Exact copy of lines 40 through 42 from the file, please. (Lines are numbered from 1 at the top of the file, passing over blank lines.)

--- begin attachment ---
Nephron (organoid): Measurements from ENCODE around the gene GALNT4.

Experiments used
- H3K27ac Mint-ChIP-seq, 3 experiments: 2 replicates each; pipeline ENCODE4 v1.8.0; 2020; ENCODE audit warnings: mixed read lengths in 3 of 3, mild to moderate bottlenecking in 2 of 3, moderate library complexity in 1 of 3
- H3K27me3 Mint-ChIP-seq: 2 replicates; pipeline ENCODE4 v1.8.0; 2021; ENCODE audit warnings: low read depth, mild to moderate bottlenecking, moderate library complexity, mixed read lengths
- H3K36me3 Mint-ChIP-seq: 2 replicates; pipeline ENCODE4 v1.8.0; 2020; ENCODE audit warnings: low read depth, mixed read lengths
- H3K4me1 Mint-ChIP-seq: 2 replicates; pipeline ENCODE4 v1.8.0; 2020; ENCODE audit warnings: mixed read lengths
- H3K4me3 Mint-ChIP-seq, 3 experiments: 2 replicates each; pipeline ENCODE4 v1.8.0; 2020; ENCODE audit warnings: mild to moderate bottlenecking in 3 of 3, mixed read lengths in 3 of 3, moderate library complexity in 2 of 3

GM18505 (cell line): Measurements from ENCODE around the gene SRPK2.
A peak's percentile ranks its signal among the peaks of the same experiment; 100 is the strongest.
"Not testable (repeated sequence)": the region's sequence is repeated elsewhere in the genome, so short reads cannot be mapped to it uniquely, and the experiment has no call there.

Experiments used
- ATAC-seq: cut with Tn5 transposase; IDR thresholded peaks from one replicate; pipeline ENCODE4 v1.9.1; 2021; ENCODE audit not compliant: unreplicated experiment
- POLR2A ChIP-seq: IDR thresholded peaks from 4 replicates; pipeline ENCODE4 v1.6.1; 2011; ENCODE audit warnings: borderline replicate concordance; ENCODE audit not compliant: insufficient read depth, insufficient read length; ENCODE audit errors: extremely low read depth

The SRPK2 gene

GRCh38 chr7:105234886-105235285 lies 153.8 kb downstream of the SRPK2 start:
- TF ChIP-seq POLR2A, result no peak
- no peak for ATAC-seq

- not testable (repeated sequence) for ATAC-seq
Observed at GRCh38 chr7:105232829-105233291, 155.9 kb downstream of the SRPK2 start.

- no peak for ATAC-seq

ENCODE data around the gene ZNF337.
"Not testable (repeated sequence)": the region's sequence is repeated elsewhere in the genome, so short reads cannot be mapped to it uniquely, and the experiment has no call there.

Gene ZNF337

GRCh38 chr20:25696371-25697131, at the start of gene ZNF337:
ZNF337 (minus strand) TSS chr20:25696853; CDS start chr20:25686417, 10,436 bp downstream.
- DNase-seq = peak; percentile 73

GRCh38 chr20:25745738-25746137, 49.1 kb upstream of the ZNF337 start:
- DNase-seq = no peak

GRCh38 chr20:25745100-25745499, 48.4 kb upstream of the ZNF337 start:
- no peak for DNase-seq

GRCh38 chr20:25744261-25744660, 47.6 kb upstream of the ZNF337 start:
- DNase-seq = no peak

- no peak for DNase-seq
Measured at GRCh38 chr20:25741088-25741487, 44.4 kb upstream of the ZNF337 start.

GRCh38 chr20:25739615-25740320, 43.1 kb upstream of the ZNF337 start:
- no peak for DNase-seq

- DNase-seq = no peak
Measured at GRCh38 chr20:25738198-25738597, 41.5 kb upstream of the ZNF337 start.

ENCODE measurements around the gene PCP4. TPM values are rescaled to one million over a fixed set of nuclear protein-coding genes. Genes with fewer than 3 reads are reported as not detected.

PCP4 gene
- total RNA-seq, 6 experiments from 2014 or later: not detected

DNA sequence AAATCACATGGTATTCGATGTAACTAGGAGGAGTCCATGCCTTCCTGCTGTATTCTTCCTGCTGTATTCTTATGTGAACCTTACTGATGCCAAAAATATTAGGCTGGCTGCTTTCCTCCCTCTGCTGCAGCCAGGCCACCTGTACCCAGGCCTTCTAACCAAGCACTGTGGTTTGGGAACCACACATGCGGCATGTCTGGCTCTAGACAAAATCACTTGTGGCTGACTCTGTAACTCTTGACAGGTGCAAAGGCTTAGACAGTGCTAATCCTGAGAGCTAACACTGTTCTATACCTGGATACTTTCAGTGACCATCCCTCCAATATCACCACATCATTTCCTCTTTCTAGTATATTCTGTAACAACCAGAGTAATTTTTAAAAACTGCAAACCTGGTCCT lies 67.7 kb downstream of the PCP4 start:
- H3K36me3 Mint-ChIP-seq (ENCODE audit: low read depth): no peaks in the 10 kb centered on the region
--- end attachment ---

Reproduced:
PCP4 gene
- total RNA-seq, 6 experiments from 2014 or later: not detected

DNA sequence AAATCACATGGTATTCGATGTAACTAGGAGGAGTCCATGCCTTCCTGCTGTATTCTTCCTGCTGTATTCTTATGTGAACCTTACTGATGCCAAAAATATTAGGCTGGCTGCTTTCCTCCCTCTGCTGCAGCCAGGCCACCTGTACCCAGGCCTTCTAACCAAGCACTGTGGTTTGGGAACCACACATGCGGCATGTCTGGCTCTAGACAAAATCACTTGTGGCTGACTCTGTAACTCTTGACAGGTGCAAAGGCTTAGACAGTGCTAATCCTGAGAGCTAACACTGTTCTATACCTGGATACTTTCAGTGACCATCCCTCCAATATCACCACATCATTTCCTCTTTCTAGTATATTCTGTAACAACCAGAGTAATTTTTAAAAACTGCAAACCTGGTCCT lies 67.7 kb downstream of the PCP4 start: